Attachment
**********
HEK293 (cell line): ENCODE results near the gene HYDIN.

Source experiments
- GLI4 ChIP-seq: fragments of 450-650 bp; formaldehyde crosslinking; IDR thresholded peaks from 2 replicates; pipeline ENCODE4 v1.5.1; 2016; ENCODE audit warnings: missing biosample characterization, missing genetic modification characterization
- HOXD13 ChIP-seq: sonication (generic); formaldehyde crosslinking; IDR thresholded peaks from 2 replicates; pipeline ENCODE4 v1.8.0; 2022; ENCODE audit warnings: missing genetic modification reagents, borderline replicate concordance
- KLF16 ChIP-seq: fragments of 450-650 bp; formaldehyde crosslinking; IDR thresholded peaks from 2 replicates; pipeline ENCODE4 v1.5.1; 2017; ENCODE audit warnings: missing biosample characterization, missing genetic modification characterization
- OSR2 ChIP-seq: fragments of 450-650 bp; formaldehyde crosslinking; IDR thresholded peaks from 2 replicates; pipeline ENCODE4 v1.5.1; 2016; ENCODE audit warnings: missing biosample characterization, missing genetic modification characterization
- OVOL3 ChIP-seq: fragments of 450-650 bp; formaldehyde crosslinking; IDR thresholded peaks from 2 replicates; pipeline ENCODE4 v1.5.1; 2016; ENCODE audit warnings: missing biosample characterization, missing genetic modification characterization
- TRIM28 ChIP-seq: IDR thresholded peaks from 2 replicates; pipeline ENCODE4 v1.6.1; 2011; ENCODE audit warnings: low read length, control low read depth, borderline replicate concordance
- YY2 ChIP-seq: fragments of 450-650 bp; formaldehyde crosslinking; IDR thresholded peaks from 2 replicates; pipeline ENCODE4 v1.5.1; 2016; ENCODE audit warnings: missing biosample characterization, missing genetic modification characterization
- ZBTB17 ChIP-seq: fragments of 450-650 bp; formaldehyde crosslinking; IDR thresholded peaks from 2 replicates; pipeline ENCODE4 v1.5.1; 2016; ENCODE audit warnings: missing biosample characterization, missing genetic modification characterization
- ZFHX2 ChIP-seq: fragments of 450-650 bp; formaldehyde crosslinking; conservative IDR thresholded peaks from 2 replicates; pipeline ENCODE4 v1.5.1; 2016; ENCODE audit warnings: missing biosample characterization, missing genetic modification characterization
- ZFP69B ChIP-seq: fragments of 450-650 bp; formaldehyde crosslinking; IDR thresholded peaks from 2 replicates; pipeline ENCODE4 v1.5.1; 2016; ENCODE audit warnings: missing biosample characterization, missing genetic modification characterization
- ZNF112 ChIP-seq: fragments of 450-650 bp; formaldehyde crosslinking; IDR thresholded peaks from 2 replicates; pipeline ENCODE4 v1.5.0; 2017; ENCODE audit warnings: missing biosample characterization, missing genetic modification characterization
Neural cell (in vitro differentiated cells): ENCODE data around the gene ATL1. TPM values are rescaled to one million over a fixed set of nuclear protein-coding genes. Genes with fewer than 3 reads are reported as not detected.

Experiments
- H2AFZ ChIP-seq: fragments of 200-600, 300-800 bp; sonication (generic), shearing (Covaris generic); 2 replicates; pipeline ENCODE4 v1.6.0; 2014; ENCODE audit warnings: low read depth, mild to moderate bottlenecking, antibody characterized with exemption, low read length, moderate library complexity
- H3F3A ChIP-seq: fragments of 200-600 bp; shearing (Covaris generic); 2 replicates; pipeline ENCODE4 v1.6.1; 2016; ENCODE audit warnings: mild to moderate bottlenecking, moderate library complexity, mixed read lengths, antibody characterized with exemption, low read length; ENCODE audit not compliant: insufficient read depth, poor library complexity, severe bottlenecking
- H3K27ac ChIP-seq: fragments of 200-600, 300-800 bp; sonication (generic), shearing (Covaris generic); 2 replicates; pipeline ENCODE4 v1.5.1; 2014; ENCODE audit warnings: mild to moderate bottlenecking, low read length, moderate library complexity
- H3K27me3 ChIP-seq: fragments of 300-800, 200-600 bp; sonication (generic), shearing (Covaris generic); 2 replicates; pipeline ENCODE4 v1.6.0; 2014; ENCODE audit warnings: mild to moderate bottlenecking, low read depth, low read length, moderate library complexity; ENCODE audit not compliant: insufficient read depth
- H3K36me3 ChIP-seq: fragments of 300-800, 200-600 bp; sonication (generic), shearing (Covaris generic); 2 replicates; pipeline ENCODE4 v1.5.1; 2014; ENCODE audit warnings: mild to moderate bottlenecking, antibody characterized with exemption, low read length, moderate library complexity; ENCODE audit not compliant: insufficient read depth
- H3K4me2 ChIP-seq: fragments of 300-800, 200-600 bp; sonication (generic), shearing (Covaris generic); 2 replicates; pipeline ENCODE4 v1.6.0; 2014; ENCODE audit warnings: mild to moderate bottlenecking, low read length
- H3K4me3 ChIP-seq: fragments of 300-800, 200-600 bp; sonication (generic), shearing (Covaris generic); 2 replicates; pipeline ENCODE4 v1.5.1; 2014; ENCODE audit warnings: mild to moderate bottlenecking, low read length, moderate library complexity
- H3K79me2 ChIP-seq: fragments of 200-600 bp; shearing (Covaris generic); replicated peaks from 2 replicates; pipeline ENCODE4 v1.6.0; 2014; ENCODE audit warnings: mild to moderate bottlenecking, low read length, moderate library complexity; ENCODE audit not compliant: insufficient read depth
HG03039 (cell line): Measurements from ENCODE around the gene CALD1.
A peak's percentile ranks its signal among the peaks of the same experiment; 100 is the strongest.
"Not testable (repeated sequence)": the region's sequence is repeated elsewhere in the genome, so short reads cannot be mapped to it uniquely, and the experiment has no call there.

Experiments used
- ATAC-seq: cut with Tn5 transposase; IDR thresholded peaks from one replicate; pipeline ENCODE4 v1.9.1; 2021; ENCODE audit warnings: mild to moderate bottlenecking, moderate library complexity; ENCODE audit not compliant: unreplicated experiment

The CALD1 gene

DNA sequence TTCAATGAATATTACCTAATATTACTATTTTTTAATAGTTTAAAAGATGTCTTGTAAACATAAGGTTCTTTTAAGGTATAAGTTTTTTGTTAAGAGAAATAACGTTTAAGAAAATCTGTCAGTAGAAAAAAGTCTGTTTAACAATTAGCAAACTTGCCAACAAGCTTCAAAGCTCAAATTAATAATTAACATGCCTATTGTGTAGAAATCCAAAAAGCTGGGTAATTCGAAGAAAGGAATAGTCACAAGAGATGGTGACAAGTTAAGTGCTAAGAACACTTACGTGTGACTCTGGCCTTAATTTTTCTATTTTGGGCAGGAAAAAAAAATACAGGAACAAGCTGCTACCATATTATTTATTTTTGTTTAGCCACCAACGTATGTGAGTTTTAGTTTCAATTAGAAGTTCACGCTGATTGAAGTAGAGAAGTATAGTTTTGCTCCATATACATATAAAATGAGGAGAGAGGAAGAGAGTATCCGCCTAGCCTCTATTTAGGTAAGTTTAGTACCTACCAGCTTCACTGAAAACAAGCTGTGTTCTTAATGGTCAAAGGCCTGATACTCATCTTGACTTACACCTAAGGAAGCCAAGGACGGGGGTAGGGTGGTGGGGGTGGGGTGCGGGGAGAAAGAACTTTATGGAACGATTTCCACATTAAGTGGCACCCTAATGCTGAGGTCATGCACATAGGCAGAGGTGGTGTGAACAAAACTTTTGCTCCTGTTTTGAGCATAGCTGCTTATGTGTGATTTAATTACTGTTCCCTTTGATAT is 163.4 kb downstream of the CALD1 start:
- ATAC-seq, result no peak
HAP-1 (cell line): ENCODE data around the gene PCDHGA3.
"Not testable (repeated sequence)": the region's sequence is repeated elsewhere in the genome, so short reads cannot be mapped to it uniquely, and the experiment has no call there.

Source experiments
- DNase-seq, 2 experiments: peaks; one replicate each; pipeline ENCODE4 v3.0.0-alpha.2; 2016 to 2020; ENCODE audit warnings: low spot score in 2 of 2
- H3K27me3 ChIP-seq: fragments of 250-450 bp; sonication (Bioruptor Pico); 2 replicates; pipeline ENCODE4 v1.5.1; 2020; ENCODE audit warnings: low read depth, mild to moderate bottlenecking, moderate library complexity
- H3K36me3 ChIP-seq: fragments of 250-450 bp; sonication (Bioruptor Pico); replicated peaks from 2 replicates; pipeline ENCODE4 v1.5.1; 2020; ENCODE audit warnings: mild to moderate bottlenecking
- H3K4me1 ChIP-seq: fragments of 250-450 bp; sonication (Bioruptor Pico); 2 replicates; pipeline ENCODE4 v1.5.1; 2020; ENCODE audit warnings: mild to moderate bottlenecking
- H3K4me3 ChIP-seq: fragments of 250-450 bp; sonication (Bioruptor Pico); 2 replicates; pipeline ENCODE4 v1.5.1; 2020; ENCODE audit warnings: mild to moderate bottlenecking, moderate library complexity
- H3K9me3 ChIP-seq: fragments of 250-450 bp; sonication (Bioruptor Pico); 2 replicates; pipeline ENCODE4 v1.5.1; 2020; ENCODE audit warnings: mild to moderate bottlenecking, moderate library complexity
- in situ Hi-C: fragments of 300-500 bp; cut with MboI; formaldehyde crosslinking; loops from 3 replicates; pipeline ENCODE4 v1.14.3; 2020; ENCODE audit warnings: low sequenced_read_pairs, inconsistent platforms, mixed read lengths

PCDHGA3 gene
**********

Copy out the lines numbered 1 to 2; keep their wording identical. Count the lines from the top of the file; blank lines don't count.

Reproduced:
HEK293 (cell line): ENCODE results near the gene HYDIN.

Source experiments